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Guest Article – The Increased Tempo Of Modern Day Football

Time for our first guest article of 2018 now as new transfer window signing Anthony Umoh takes a look at how the pace of the game has rapidly increased over the years. Thanks for getting involved Anthony, the floor is now all yours. Take it away.

Football has changed a lot from the past era’s, for example, there is no wage limit of twenty pounds, the equipment, nutrition and the training footballers receive is much  more advanced. When you look at premier league footballer you see the physical  specimen; you know that’s a person who has been tested to the limit in every possible  way.

Training and Equipment

When you compare how footballers from the 1960s to 2017 train, you will be surprised at how different it was, Footballers nowadays are much fitter. For example, there is a story that Jimmy Greaves felt that warm-ups would tire him out and refused to take part, this would be like Harry Kane refusing to take part in warmups because it would  tire him out.

Nowadays training is more detailed instead of a few laps around the pitch and some stretches; you have to complete rehydration, mobility drills and passive  stretches. Viper pods are used to test a player’s performance things like distance covered and your running speed it also measures how hard you’re trying so you can’t get away with slacking off in training. Footballers these days can expect to do a fitness  session after lunch, these are some of the ways footballers have improved their overall fitness.

Matches and Tactics 

A fact to start this off is in the average first division game in 1976; the average player will travel around eight to eleven kilometres that match. Surprisingly he would have  walked twenty-five percent of the time, and only eleven percent was spent sprinting,  Nowadays you can expect to cover twelve to fifteen kilometres per match. The tactics  have been one of the most important reasons why the tempo has increased in football.  Due to teams like Guardiola’s Barcelona and Klopp’s counter-pressing. Pressing  nowadays is part of modern-day football, and if footballers are slightly overweight or lack the fitness, then they could allow the opponent to play a pass that beats the press. Yes the Ajax and Dutch side of the 1970s pressed intensively, but they were the only side that did it, and the were pulmonary in their era, technically, tactically, physically and mentally better than anyone in the era. Even things like the ball were lighter. Which means it moves at a faster pace than the leather balls that were used, lighter shirts, lighter boots. Look at the current state of the pitches they are much better it is literally like a carpet, team spend a fortune on their pitch, by having a suitable surface the ball just glides along compare Wembley now to the 1970 F.A. Cup Final where Chelsea played Leeds. Nowadays you have too much fitter to last ninety minutes as you are doing much more running in a stop-start motion.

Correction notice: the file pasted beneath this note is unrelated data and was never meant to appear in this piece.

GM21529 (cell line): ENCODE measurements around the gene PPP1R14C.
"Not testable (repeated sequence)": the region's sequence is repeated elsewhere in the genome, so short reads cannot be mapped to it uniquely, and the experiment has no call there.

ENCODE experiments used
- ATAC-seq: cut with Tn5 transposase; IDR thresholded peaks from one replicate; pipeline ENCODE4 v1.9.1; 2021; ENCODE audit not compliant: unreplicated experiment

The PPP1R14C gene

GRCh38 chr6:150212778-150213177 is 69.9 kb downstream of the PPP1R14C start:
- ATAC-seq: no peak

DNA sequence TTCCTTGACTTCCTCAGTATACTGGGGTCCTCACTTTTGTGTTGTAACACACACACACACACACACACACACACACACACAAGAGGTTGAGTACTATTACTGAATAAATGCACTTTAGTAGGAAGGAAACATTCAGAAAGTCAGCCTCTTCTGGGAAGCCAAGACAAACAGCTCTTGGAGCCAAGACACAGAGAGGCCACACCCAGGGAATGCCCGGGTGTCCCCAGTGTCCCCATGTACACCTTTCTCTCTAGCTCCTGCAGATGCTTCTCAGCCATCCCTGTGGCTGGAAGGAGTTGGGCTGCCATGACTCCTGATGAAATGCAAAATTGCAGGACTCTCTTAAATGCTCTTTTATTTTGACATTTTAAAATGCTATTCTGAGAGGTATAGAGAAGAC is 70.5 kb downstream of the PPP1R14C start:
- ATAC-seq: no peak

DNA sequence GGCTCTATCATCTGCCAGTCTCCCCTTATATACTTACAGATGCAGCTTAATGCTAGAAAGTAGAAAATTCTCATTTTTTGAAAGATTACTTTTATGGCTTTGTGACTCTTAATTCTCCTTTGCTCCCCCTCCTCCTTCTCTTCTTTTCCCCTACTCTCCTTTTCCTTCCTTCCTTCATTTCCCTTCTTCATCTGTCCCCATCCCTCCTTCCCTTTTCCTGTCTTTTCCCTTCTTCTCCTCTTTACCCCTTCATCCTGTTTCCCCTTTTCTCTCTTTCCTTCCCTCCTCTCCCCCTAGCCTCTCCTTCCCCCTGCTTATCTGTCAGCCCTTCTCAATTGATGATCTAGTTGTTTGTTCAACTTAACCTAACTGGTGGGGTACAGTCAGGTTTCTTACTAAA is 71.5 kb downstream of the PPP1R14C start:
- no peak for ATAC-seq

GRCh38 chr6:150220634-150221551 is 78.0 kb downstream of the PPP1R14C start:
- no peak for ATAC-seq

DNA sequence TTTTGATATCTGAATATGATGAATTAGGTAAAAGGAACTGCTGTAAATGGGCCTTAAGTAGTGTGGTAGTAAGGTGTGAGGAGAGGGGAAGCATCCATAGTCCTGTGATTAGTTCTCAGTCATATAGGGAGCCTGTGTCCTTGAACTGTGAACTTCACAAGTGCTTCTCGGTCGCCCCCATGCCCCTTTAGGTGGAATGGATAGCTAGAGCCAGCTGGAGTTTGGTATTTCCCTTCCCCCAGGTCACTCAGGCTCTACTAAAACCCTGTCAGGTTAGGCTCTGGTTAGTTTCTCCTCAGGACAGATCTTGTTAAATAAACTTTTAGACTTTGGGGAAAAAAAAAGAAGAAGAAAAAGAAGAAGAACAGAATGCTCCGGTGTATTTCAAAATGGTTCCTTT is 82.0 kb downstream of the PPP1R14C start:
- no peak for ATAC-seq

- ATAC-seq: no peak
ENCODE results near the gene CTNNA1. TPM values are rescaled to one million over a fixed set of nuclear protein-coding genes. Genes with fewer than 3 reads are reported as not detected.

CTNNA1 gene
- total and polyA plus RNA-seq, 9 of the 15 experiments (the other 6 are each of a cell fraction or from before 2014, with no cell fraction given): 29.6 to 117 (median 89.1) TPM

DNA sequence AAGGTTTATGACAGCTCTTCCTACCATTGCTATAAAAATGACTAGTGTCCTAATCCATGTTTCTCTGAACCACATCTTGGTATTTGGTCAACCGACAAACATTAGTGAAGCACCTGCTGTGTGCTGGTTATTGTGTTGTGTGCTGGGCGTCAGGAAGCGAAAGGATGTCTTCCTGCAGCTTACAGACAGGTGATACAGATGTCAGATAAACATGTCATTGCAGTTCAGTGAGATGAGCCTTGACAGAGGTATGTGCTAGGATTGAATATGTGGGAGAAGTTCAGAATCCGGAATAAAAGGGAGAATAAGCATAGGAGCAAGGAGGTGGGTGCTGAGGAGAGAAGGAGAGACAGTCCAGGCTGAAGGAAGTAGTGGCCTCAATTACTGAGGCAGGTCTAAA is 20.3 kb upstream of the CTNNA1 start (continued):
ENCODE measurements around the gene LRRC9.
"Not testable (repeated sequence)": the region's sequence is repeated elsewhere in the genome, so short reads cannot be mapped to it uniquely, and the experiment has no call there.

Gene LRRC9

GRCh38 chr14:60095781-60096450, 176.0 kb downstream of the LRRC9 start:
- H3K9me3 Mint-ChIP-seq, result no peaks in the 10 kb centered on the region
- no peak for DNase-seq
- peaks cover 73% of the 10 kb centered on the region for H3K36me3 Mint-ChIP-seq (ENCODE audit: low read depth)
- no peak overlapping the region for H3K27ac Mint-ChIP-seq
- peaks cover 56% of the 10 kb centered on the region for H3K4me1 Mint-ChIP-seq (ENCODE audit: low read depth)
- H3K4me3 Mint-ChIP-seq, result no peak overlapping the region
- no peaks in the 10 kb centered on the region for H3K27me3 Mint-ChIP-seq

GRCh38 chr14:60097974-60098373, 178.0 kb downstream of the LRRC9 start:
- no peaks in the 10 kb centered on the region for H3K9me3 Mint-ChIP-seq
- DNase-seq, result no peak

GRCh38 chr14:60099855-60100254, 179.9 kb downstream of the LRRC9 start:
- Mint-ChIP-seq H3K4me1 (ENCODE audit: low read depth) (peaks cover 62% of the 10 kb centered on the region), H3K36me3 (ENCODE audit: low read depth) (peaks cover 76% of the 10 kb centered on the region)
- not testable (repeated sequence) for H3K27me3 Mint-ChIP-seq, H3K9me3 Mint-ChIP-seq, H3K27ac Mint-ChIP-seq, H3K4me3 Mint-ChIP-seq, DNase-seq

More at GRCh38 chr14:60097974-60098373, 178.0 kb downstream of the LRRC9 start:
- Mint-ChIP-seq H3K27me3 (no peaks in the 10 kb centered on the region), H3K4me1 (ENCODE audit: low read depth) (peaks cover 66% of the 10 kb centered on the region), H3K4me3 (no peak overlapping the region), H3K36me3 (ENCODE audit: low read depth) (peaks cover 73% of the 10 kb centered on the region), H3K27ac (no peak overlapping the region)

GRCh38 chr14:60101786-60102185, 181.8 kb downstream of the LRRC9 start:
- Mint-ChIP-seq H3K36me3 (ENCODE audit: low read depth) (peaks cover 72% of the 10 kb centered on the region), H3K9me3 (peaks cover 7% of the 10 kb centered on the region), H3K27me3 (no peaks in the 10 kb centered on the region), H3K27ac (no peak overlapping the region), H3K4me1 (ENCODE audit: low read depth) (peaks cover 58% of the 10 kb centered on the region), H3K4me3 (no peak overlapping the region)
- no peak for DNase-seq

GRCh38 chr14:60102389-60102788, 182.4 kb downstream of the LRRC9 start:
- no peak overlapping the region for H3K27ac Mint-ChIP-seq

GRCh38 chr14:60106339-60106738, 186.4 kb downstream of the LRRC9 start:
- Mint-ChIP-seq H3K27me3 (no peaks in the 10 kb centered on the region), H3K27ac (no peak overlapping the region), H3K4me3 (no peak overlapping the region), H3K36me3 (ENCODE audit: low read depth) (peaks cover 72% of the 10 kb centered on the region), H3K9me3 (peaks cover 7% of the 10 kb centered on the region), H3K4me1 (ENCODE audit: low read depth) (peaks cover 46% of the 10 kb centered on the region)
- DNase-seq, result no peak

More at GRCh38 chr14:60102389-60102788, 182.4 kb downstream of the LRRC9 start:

The nutrition of a footballer nowadays is perfect there is probably no off-day taken.  For example, before games, you will have a lot of carbohydrates as this will give you  energy. Ken Jones a footballer who played for Southend and Swansea talks about how  much steak they had before games. There have been footballers who have had beers  before games; you probably wouldn’t get away with that in your Sunday league. An  example of just how far nutrition has come, when Arsene Wenger arrived, he stopped  the players having chocolate before games and made then eat more vegetables. This  was twenty years ago, nowadays every club had a strict rule on a diet, when coming  back for pre-season you don’t want to be the one catching up because of the fatty foods you consumed.

Thanks Anthony for your article, certainly food for thought for everyone getting back on the scales after a festive period of gluttony.

If you would like to get involved as a guest writer in 2018 then please get in touch with me via email at realfootballmanwordpress@gmail.com and we can have you signed up as a member of the squad. Thanks, Dan.

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